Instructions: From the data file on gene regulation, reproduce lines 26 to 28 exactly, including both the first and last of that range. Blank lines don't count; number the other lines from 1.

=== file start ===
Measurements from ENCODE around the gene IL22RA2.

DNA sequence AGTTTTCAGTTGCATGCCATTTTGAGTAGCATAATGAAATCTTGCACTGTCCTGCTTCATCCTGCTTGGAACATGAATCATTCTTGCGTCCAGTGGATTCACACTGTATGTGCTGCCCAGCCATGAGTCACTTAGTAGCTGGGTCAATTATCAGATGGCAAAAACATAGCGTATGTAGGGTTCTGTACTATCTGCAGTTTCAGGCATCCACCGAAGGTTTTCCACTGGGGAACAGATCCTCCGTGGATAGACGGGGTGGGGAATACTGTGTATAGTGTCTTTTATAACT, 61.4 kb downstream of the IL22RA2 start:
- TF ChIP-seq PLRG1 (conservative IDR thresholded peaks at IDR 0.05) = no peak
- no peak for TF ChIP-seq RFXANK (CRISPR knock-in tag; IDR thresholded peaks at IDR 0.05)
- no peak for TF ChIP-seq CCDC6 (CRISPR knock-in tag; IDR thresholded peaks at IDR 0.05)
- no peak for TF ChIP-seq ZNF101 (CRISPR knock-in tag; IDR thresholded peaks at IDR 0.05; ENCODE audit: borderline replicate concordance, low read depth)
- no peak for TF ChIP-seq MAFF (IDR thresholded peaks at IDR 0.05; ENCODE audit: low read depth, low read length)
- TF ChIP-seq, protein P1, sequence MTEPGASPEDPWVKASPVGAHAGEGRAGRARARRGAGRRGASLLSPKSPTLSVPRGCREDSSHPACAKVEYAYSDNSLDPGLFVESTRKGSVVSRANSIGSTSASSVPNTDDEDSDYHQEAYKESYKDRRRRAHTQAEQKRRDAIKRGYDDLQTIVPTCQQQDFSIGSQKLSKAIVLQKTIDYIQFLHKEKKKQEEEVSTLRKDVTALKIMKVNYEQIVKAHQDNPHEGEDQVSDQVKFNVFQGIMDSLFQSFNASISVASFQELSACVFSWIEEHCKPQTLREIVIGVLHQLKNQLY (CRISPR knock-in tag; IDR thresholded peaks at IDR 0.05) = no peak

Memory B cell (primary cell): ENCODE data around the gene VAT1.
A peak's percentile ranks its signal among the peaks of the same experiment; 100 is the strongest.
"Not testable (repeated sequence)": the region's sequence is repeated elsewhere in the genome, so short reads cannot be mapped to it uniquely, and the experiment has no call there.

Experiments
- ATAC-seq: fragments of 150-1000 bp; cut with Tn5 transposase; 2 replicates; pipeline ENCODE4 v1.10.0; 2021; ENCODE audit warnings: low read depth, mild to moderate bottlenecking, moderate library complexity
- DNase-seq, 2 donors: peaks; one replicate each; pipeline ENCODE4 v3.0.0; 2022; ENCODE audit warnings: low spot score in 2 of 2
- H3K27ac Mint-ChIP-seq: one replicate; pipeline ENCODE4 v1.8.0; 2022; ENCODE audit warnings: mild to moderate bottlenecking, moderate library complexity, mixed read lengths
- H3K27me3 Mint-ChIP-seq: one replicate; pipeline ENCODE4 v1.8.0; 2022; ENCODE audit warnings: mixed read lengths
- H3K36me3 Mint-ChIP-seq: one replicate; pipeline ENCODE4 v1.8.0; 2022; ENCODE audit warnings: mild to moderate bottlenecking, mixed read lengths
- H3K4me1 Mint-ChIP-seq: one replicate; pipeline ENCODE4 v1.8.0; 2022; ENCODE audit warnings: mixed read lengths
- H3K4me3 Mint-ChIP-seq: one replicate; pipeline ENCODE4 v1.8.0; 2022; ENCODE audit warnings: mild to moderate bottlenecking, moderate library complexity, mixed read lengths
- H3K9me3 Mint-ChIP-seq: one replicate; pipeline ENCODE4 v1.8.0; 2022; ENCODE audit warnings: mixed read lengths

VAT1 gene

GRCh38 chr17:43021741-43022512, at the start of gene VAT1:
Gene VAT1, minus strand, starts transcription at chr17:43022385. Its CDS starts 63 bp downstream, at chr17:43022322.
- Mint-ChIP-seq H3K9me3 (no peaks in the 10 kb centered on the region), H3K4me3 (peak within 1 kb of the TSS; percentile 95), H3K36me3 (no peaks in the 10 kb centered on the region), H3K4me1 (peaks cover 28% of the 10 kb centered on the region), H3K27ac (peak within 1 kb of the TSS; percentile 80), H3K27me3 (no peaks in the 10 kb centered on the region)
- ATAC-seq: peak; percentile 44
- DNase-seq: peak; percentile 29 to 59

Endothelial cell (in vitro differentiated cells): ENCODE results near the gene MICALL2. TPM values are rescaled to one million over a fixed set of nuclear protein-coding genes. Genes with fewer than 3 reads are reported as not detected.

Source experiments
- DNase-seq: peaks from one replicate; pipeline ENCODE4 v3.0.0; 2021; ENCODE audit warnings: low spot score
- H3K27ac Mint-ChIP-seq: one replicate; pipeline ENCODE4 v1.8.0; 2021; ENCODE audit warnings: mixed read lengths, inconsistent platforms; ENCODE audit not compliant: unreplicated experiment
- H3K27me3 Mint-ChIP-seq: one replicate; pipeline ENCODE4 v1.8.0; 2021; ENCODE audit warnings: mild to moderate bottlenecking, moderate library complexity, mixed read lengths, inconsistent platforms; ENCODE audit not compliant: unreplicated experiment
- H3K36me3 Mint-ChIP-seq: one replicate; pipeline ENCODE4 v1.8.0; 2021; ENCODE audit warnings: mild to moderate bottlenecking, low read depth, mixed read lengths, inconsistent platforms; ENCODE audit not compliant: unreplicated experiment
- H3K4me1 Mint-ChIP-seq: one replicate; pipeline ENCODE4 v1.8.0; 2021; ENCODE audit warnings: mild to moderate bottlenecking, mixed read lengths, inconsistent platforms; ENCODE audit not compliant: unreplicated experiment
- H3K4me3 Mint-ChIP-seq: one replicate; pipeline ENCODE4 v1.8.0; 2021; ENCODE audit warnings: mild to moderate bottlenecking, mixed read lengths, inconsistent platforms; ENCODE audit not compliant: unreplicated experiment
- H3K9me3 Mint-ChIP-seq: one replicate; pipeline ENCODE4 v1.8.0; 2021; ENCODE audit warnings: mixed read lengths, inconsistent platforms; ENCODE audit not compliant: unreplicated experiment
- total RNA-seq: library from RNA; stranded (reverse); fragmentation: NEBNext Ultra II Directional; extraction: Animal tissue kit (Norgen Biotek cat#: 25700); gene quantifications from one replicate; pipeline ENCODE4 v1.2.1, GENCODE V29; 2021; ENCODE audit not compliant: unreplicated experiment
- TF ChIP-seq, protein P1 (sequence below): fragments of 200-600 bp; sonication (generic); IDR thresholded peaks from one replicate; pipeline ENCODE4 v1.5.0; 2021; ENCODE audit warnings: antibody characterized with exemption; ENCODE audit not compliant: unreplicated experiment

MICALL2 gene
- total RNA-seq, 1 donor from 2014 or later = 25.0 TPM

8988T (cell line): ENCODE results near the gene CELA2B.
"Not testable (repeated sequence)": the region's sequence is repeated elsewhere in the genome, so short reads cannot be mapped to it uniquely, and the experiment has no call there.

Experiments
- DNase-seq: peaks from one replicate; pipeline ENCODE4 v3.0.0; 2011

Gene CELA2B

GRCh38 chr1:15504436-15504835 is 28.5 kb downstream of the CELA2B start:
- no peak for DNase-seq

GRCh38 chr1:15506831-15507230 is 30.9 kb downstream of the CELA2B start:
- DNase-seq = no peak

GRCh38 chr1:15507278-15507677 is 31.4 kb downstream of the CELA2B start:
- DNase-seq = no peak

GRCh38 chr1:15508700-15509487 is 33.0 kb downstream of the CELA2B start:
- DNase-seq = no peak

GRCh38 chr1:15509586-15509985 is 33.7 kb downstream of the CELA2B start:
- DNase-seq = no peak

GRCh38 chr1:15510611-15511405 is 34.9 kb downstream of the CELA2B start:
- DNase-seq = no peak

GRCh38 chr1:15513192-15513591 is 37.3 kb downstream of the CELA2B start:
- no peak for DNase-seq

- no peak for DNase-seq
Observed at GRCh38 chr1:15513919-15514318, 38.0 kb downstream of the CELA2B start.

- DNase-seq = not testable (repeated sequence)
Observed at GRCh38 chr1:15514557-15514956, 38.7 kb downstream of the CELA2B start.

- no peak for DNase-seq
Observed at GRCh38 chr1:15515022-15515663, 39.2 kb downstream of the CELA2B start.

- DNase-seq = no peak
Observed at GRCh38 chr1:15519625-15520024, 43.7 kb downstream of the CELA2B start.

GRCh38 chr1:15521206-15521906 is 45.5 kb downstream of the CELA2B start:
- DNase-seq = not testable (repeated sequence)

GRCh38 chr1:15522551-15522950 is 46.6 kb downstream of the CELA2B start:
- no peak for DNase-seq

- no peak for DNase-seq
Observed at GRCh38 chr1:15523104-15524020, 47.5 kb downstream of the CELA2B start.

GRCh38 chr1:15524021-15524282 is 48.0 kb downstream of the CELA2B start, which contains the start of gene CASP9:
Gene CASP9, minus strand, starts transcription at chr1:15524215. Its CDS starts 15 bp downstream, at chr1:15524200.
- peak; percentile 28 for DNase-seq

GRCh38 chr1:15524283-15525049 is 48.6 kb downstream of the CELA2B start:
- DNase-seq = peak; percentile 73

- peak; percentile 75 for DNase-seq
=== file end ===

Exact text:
- DNase-seq: peak; percentile 29 to 59

Endothelial cell (in vitro differentiated cells): ENCODE results near the gene MICALL2. TPM values are rescaled to one million over a fixed set of nuclear protein-coding genes. Genes with fewer than 3 reads are reported as not detected.

Source experiments